Tallying the ResultsBy Mel Duvall Print
Their market research system mines the collective thoughts of netizens. But can the Rochester, NY company accurately interpret its polls to represent the world at large?
Since the beginning of 1998, Harris has invested about $67 million in its Internet initiative—the majority was paid for through an initial public offering in December 1999, which raised $85.5 million. The timing of the IPO was fortuitous, to say the least. Had the company waited another couple of months, as some underwriters were pressuring it to do, the bubble would have burst.
About $35 million to $40 million of the $67 million has been spent on technology infrastructure. The rest has been spent on supporting costs, such as research, building the Internet panel and rewarding panel members. The company uses a wide range of methods to attract and keep panelists. Some participate in a reward system where they receive points for each survey they participate in, and exchange those points for merchandise. Highly valued panelists, such as doctors, may be paid cash. Now that Harris has amassed a panel with enough critical mass, it's concentrating on improving the quality—in other words, attracting and keeping panelists most desired by clients.
A milestone in the company's ability to convince clients to try Internet polling came with the U.S. presidential election in November 2000. Harris used its Internet panel to canvass 240,000 voters, and calculated that the race between Al Gore and George Bush was a dead heat. It correctly predicted the outcomes of 34 of 36 states, with Florida and Oregon too close to call. Research Business Report's Lederer says Harris' accuracy in that election was a turning point, a statement Black agrees with. "We succeeded on a scale that could not be explained away by dumb luck," he says.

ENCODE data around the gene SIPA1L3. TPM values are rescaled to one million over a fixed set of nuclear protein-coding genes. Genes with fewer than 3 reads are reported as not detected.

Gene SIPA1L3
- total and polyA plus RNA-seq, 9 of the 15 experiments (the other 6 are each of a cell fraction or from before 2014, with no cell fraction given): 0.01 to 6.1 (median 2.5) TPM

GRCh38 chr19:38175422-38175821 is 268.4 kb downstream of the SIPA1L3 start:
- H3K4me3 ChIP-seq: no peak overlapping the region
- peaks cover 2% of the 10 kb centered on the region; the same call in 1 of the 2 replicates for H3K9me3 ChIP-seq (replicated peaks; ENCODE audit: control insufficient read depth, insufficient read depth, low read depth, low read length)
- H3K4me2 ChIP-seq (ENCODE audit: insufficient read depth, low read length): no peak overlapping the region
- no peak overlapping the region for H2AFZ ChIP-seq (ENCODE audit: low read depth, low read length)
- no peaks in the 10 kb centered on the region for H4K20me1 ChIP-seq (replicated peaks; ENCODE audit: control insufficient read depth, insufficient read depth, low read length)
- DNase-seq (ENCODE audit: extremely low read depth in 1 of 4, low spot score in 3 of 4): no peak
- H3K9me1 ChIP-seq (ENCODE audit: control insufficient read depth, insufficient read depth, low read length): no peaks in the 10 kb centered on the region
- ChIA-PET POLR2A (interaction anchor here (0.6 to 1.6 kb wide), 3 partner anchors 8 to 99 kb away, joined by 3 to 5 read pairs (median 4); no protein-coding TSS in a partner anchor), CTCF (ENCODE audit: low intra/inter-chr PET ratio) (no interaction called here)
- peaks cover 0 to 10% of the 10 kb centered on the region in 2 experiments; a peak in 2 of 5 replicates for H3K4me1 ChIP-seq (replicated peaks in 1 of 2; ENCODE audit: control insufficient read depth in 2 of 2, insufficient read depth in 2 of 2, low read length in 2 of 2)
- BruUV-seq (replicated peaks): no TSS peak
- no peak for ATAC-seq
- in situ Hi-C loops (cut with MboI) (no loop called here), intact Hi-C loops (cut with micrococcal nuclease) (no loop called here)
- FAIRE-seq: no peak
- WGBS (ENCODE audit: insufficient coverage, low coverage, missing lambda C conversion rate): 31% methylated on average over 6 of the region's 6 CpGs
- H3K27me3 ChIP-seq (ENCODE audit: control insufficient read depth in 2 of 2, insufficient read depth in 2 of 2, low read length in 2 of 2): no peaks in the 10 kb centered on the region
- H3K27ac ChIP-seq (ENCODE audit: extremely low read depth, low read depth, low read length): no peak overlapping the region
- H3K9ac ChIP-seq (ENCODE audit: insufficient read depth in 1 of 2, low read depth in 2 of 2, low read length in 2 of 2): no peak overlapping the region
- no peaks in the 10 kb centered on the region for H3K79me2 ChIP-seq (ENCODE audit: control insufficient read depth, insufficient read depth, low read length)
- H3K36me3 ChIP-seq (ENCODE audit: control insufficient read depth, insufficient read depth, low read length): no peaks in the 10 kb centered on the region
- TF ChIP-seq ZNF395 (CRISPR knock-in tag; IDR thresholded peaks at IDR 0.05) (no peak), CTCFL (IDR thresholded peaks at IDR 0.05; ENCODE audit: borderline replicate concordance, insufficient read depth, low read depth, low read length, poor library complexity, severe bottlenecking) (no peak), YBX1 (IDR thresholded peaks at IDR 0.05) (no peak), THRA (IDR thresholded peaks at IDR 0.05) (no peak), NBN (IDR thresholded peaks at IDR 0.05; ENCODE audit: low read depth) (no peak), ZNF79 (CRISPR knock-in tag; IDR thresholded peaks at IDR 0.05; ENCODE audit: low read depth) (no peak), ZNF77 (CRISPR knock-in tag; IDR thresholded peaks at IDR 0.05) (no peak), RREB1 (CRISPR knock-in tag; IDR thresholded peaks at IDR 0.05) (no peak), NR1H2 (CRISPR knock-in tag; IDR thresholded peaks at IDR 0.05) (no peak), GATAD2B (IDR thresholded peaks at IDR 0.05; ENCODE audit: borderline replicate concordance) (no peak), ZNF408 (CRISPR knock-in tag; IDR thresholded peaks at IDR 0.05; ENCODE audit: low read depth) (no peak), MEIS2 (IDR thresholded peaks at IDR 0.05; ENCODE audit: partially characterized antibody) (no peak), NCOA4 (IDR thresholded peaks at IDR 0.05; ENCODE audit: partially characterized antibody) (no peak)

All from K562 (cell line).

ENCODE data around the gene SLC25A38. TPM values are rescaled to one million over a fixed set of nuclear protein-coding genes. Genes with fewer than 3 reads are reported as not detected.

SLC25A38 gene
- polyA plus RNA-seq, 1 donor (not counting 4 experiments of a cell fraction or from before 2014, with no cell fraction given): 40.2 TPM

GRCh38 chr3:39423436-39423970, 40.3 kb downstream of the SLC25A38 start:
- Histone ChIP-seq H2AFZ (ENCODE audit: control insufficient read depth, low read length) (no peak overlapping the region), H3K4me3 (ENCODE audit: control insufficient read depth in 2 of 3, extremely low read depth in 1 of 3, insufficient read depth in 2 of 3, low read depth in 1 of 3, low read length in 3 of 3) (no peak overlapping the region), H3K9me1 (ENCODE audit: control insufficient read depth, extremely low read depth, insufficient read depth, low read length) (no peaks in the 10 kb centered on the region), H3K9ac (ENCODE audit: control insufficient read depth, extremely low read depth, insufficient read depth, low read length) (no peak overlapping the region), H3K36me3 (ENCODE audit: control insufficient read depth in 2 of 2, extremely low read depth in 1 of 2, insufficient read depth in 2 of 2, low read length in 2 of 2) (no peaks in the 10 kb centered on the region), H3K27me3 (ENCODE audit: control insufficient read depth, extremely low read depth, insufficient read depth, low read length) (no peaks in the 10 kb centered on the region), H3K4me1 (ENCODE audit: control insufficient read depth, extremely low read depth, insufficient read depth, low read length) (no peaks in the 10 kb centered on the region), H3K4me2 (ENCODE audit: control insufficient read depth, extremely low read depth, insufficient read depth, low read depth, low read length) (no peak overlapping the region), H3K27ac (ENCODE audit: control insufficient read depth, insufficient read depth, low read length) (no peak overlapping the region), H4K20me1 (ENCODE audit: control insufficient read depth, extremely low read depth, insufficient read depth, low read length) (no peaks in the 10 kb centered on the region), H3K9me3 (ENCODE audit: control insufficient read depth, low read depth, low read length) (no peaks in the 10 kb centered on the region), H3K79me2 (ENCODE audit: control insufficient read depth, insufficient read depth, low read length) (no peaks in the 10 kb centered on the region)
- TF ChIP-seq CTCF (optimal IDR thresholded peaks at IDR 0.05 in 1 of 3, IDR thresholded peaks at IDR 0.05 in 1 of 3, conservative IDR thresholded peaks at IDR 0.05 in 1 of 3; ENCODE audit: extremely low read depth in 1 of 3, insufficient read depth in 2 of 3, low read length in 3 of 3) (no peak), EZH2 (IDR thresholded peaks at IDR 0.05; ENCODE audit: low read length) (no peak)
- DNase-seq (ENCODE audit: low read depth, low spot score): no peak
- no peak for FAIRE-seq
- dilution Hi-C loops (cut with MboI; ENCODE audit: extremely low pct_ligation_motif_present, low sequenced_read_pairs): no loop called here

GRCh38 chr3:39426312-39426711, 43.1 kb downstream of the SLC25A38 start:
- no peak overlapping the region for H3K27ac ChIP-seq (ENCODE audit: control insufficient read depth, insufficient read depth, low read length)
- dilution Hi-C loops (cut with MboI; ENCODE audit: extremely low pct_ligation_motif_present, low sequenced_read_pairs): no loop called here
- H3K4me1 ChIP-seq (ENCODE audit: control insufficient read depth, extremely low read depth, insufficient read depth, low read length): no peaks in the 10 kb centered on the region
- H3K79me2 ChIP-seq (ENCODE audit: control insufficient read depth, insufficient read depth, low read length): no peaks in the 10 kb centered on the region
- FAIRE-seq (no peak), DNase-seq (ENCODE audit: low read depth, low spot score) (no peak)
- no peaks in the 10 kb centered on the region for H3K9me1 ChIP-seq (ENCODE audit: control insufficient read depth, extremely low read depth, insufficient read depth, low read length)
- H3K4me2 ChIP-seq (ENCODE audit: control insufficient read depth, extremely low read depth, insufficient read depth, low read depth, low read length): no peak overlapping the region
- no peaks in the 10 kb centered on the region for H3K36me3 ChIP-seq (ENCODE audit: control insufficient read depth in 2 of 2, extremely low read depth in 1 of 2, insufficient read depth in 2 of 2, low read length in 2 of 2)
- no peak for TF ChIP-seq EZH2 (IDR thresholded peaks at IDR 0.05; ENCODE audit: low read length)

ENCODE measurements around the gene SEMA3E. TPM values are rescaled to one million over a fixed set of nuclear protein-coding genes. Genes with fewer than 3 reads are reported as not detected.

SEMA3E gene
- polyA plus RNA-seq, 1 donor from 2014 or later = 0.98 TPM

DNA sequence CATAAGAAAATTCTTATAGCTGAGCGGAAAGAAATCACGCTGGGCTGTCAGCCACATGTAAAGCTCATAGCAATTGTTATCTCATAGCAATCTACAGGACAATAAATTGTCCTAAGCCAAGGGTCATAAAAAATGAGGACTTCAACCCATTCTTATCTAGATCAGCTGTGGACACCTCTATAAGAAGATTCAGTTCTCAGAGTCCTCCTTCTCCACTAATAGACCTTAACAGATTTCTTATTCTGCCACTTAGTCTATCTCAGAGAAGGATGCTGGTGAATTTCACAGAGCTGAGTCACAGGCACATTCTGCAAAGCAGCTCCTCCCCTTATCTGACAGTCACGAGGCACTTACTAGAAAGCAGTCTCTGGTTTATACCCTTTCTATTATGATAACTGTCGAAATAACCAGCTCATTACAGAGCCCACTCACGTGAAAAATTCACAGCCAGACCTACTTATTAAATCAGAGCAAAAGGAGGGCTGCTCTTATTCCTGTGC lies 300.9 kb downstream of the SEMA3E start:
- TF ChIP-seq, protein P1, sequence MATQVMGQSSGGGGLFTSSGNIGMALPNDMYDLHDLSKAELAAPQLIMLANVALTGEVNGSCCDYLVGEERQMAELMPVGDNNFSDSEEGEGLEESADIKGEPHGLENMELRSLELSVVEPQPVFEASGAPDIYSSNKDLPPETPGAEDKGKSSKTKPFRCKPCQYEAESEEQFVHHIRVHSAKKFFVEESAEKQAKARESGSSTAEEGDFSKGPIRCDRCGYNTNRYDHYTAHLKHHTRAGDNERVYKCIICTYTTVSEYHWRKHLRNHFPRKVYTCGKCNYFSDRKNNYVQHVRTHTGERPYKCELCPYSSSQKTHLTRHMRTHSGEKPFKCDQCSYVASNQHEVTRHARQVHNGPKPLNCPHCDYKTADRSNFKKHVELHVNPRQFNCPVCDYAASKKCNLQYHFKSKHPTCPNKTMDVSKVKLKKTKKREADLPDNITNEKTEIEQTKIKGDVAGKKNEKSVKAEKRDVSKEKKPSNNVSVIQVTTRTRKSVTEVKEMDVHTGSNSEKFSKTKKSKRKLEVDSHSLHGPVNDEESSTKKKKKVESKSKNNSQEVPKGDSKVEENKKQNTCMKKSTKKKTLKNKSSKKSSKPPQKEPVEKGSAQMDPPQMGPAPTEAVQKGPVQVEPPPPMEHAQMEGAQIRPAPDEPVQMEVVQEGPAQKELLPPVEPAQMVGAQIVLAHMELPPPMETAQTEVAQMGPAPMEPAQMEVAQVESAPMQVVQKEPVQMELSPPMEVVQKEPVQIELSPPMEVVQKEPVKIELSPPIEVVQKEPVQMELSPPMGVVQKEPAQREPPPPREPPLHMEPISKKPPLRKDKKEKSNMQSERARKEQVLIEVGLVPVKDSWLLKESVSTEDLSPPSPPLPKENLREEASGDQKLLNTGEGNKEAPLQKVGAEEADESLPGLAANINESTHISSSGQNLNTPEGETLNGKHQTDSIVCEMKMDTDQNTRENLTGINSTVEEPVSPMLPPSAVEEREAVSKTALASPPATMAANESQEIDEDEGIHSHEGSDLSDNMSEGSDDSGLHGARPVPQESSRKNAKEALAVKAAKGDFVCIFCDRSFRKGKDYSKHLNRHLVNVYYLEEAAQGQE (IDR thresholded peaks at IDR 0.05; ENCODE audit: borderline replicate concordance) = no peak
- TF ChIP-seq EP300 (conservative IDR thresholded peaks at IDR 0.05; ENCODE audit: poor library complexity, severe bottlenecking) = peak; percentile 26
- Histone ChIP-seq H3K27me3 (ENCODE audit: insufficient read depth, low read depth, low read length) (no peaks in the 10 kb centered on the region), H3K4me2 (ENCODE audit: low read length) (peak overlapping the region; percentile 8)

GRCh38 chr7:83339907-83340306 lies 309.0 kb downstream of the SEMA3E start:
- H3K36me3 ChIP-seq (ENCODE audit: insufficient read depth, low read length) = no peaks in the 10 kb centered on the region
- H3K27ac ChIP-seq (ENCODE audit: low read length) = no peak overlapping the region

Still, the company wasn't out of the woods. In January 2001, Harris was notified by a number of core clients that they would be canceling market research planned for that year. Harris was already losing about $21 million a year on revenue of $50 million. Emergency meetings were called, and plans were forged to cut $15 million in costs. About 250 employees were let go, including more than half the development staff. By then, however, most of the Internet infrastructure was in place, but the lower operating costs of Internet polling set the stage for a faster recovery.
The company recorded its first profitable quarter in June 2002 since becoming a public company three years earlier. In its fourth fiscal quarter ended June 30, Harris earned $169,000 on revenue of $30 million. Revenue for the entire fiscal year was $100 million, with Internet revenue representing $40.6 million of that total. The trend continued the next two quarters. In its most recent quarter, ended Dec. 31, Harris recorded net income of $2.1 million, on revenue of $32.5 million.
As important as profits are, Black says he's keeping an even closer eye on client satisfaction ratings. Before its Internet initiative, Harris regularly posted satisfaction rates averaging about 9 on a scale of 1 to 10 (it does its own measurements). By the fourth quarter of 2000, it had slipped to 7, largely based on delays caused by its technology troubles and the diffi- culties caused by MAPS' spamming action. Today, Black says the company is back at 9, and Internet jobs are producing a slightly higher satisfaction rate than telephone work.
The company's next big push is to develop an international Internet research panel. It already has a strong presence in Europe and Japan. "When you can go to a client and say, 'I can do a survey for you in 10 countries simultaneously and have the results back to you in a week'—that's a whole new world of research," enthuses Black.
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